PRAGUE -- Fresh protests have broken out in the Greek capital of Athens as demonstrators angry about the government's approval of a harsh austerity package clashed with police.
Greek police fired tear gas at a group of about 150 protesters who rallied outside of parliament after lawmakers approved the package of deep wage cuts and tax increases.
Witnesses reported seeing demonstrators throwing bottles and rocks at a police cordon.
In New York, Wall Street reacted with panic to the violence, triggering a 600-point drop in U.S. stock markets.
The austerity package contains the major spending cuts demanded by the International Monetary Fund and European Union countries before Greece can access a 110-billion-euro (about $140 billion) loan package to save it from bankruptcy.
Lawmakers voted 172-121 to approve the cuts that will slash pensions and civil servants' pay and further hike consumer taxes.
Ahead of the vote, Prime Minister George Papandreou said the legislation was the only way to avoid bankruptcy. "Today things are very simple. Either we vote and pass this bill or we condemn Greece to bankruptcy," he said.
The bill passed without difficulty because of the government's big majority.
Police in Athens were braced for more possible trouble after the vote, as Greece's main labor unions called for fresh protests and thousands of demonstrators gathered outside the parliament building.
Immediately after the vote was taken, protesters began marching through the streets of Athens, banging drums and shouting anti-government slogans.Wednesday's rioting left three people dead in a fire-bombed Athens bank.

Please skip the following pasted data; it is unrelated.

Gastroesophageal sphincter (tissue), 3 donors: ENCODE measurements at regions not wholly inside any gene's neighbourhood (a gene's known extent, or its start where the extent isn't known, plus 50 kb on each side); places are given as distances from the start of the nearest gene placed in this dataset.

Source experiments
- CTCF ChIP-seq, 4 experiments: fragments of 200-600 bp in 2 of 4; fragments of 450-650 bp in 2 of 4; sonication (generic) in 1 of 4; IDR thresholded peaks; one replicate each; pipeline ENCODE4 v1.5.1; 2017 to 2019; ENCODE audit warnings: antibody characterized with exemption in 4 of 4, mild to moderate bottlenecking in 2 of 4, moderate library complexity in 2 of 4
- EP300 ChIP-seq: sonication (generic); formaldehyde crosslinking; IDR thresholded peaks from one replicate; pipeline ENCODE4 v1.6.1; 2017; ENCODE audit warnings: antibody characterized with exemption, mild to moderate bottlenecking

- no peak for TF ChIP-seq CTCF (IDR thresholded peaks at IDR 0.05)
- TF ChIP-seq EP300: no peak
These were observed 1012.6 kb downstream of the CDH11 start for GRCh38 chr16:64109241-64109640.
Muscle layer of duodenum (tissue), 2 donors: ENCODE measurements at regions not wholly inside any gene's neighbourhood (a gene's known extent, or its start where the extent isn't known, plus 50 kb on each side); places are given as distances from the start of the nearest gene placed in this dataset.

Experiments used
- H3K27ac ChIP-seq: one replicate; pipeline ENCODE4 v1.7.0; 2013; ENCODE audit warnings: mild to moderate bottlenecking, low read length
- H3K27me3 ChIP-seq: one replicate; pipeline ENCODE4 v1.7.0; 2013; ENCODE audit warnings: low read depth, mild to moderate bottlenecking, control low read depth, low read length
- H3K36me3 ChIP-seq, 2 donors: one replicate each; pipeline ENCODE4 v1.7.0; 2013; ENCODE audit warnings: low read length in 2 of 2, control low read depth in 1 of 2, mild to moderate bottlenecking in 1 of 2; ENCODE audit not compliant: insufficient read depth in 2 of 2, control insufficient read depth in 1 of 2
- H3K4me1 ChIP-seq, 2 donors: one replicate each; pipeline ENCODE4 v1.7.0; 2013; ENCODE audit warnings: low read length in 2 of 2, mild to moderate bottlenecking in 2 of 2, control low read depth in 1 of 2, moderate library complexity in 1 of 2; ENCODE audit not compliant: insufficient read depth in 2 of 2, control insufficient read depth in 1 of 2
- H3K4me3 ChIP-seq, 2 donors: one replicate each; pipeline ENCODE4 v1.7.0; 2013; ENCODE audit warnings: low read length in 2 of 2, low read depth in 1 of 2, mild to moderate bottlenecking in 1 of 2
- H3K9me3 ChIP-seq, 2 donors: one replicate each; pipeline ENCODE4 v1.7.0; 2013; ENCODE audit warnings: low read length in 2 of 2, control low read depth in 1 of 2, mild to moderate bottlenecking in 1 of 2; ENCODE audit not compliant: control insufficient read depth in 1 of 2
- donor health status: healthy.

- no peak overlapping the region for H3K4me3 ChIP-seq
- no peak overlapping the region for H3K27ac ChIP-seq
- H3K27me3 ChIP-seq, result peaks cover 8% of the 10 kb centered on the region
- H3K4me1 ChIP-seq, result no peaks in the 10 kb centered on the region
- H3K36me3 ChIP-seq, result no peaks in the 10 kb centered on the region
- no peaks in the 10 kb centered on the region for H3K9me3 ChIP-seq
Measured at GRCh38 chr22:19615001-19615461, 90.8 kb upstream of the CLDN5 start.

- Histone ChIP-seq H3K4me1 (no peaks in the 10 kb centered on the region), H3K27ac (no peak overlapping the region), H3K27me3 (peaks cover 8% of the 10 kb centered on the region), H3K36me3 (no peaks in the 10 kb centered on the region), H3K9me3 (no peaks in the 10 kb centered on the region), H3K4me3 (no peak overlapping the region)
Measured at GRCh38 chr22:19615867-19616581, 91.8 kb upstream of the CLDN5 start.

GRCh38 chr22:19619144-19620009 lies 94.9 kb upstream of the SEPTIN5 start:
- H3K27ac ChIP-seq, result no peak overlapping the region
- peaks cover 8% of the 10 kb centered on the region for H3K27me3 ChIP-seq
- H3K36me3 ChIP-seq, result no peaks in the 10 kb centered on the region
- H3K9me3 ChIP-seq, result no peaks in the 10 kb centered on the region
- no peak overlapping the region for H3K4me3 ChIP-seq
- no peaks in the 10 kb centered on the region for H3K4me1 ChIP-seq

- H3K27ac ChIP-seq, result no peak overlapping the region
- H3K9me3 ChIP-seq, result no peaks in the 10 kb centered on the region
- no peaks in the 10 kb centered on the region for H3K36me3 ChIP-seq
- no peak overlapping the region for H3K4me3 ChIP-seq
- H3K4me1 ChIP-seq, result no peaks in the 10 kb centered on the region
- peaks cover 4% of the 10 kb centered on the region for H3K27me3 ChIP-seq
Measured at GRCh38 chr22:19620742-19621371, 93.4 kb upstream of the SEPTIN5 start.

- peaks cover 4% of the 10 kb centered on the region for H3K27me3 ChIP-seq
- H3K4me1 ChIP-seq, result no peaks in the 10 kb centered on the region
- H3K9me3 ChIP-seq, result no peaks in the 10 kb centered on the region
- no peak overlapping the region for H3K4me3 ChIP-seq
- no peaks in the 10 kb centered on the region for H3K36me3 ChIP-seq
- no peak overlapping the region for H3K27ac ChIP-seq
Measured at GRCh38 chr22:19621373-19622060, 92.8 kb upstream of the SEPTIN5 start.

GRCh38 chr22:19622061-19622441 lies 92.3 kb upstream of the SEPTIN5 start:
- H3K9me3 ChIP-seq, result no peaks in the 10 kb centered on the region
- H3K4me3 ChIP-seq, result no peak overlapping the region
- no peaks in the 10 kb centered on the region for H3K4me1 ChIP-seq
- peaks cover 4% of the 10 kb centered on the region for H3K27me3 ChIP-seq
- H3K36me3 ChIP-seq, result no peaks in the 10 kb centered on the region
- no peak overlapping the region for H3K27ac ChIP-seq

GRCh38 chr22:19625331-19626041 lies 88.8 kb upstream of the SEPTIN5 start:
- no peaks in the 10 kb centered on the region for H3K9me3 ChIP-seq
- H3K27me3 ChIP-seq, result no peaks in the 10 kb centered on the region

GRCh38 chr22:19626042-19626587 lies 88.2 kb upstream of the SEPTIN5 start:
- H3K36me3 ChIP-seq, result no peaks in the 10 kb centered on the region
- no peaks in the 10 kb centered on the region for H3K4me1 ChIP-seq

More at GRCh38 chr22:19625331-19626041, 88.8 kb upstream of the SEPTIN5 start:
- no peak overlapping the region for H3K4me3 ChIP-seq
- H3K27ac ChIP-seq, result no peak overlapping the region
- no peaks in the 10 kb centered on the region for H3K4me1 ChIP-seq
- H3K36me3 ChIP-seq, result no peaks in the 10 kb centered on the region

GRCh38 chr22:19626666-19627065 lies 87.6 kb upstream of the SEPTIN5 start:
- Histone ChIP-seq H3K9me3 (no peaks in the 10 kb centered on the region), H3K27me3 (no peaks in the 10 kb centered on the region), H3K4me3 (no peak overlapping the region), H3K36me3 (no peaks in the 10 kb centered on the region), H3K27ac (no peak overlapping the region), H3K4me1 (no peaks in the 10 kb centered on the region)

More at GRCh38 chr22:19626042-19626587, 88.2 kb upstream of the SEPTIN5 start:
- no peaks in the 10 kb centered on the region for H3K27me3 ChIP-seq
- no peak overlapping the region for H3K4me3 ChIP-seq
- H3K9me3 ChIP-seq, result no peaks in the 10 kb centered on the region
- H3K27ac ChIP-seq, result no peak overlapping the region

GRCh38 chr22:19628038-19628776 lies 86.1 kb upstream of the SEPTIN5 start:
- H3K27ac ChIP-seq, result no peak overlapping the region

It also deepened concerns about the stability of the common currency the euro.
The European Central Bank (ECB) has played almost no role in the crisis so far. But it seemed set to take a more active role when it announced earlier this week that it would accept Greek bonds as collateral for loans to eurozone banks, even though the bonds have been downgraded to junk status.
However, ECB President Jean-Claude Trichet told journalists in Lisbon that today that a meeting of bank governors had not discussed repeating this action to help other economically-struggling eurozone member countries.
He said the problems of Portugal and Spain -- the next weakest members of the eurozone after Greece -- are not of the same order or magnitude as Greece's.
Trichet also said the bank had not discussed the idea of buying government bonds -- as urged by some experts -- as a way to support other debt-laden governments in the eurozone.
The monthly interest-setting meeting of governors decided to keep the key interbank eurozone interest rate at a record low one percent.